Hahai nō ka ua i ka ululāʻau
The Rain Follows the Forest
“Not enough rain and not enough water in the streams are great evils”.
“It appears to me to be unnecessary to again go deeply into the theory of the relation between forests and rainfall when all intelligent and observing people admit that the decrease or increase of rainfall goes pari passu (‘hand-in-hand’) with the decrease or increase of the forests.”
“The forest, which not only produces rain, but also retains the rainwater, holding it among its leaves and branches, its undergrowth, its myriads of roots and rootlets and its fallen debris, letting the rainwater trickle down slowly to the water streams and keeping them supplied for a long time”.
“(T)hat forest is not there. Rain pours down, the water rushes in torrents through the streams to the sea and soon after everything is dry again.” (Gjerdrum to HSPA, 1897)
“The ultimate success of forestry in Hawaiʻi depends on the continued cooperation of individuals and private corporations with the Territorial Government.” (Board of Agriculture and Forestry, December 31, 1907)
In the early-1900s, Mānoa Valley’s lower slopes were stripped of their native vegetation by excessive agricultural cultivation and the overgrazing of cattle.
Without healthy forest cover, rainwater flowed to the ocean rather than recharging the ground water table, Hawaiʻi’s primary source of drinking water. This loss was of special concern to the Hawaiian Sugar Planters’ Association (HSPA,) because sugar required great quantities of water.
In 1918, HSPA established Mānoa Arboretum in order to develop methods of watershed restoration, test tree species for reforestation and collect plants of economic value.
They put Dr Harold L Lyon, a young botanist from Minnesota, in charge of 124-acres at the back of Mānoa Valley. He was, at the same time, superintendent of the Territory’s Department of Botany and Forestation.
The site lies in the ʻili (land division) of Haukulu and ʻAihualama, in Mānoa. Several man-made features, including stone platforms, loʻi and the occurrence of many Polynesian-introduced plants note early use of the site.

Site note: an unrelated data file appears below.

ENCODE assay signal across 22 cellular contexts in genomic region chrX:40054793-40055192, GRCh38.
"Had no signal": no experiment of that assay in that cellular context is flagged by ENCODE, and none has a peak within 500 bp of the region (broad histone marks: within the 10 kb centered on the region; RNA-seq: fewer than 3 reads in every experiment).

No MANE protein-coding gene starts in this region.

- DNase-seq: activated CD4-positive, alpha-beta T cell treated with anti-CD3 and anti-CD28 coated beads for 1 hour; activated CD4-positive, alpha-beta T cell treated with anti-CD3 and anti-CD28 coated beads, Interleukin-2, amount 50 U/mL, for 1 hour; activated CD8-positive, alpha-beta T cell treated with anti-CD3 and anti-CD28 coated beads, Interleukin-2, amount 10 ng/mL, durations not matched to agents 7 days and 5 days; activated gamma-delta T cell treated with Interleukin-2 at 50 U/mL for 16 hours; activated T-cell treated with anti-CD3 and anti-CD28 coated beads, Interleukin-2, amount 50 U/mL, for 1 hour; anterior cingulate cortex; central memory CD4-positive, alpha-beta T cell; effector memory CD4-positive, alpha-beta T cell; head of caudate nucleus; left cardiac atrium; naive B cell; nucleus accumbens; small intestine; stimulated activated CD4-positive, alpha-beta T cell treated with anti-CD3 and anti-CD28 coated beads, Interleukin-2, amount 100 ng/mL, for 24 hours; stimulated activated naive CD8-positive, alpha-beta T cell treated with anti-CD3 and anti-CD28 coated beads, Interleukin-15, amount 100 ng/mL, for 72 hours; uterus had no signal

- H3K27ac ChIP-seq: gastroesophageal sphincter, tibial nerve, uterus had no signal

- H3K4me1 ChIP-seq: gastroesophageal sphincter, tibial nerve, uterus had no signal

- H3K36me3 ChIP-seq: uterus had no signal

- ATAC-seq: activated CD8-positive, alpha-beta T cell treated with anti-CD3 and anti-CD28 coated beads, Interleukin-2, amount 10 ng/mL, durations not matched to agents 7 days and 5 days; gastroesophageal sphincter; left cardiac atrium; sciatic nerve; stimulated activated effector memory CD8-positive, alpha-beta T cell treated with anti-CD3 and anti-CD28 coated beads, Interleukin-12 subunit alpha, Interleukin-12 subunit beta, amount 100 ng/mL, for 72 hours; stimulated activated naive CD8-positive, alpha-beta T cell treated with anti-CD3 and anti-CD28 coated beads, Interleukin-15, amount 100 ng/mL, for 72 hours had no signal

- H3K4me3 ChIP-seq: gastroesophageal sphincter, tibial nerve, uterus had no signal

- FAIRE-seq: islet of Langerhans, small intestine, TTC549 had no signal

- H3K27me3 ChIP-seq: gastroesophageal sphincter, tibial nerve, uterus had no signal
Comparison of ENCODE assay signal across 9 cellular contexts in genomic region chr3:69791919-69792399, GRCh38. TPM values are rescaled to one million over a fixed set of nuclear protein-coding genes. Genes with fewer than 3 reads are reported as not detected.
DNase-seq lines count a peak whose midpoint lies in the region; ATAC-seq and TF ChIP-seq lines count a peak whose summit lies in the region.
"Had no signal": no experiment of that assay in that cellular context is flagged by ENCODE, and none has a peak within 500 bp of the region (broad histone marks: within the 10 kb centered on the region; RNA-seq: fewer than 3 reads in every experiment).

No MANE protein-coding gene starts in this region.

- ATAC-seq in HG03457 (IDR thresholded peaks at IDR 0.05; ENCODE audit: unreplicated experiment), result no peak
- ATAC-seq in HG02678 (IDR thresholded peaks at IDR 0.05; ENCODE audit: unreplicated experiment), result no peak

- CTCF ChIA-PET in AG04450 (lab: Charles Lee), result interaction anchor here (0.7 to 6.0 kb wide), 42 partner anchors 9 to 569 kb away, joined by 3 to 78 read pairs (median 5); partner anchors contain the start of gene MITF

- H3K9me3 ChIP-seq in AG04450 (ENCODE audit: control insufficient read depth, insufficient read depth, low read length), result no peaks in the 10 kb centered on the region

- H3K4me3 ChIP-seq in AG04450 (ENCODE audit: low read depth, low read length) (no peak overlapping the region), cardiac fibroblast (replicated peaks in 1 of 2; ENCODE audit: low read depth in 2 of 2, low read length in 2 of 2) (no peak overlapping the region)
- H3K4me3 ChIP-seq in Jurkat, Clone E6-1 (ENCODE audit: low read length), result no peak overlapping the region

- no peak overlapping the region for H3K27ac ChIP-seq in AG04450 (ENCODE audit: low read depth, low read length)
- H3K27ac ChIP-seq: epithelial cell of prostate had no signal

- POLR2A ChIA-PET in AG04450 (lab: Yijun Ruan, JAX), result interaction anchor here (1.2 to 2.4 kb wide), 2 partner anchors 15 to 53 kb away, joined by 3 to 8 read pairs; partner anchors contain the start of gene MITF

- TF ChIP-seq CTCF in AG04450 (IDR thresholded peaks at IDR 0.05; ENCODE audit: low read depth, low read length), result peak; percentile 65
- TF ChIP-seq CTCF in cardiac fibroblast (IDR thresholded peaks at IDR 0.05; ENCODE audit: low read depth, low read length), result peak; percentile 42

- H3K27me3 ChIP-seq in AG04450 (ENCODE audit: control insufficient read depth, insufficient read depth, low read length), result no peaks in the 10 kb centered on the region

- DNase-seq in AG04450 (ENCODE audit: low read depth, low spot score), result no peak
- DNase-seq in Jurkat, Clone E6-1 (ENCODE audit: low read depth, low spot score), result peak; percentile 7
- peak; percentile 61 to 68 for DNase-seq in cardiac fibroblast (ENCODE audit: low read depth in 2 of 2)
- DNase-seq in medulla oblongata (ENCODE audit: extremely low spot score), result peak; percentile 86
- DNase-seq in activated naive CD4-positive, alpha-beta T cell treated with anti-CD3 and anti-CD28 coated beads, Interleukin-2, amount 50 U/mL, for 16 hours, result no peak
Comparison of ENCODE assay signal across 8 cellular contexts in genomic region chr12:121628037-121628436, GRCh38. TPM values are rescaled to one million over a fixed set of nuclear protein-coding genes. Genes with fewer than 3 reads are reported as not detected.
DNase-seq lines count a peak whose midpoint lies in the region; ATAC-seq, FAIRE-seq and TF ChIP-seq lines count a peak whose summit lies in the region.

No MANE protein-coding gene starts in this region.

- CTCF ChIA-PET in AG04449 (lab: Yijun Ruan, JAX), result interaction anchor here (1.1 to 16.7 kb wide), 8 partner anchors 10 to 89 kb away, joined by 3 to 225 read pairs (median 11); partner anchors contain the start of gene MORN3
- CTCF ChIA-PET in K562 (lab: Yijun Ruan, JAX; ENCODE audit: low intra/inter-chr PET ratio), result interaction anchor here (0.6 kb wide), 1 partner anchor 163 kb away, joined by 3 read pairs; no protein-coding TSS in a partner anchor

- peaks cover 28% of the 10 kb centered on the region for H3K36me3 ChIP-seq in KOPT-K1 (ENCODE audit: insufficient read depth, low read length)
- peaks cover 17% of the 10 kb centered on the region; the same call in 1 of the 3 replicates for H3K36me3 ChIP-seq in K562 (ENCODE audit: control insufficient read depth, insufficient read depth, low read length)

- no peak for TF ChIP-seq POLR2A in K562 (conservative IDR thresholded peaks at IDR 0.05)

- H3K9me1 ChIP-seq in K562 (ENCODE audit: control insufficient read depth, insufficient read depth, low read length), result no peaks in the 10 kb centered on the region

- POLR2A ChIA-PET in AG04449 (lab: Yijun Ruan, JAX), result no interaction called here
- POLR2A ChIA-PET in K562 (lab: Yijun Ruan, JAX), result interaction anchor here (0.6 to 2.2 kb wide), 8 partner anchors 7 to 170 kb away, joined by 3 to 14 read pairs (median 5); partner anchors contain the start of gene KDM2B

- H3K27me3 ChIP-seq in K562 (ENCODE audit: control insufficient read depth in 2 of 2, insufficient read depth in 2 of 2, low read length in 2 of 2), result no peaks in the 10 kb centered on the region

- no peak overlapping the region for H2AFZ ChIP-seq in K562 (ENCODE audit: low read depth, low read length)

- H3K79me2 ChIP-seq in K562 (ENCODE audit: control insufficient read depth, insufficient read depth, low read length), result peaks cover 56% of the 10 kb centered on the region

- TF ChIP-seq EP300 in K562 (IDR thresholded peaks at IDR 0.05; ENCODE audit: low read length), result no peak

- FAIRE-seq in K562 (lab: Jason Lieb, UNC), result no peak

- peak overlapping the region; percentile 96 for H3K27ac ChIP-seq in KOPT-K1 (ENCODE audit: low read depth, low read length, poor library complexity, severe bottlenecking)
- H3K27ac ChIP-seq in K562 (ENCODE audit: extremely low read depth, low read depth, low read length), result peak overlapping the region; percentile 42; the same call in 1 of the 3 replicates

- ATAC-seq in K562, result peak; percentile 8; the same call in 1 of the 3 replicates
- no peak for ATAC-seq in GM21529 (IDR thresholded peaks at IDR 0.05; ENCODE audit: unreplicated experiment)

One of Dr Lyon’s tasks at the arboretum was to identify trees suitable for rebuilding watersheds. Lyon observed that the adverse conditions of soil created from volcanic rock erosion appeared to affect the growth, survival and eventual death of many tree species.
He also noted that native plants did not thrive in areas that were previously trampled by cattle and other animals. The experiment station’s goal was to find trees that not only could survive in soil containing volcanic rock components, but also would comprise efficient water-conserving forests.
Mānoa Arboretum was a test site to evaluate trees that could be used for reforestation throughout the islands, and to test sugarcane seedlings. The test site became the basis of the Mānoa Arboretum.
Tree-planting was a coordinated effort involving Lyon, HSPA and Territorial Forestry under the direction of Ralph Sheldon Hosmer, the Territorial Forester. The early foresters planted many types of trees on an experimental basis, but concluded that native species were of limited utility and turned largely to introduced species for large-scale reforestation efforts. (Woodcock)
Lyon concluded that healthy forests should be preserved, that heavily damaged native forests could not recover on their own, and that damaged watersheds could be restored with introduced plants. Planting began in 1920, and was essentially completed by 1945.
“As an influential board member on the Agriculture and Forestry Commission, Harold Lyon succeeded in persuading the Territorial Commission to import seed of a vast number of alien tree species. … nearly 1,000 alien species were outplanted in Hawaiʻi forest reserves.” (Mueller-Dombois)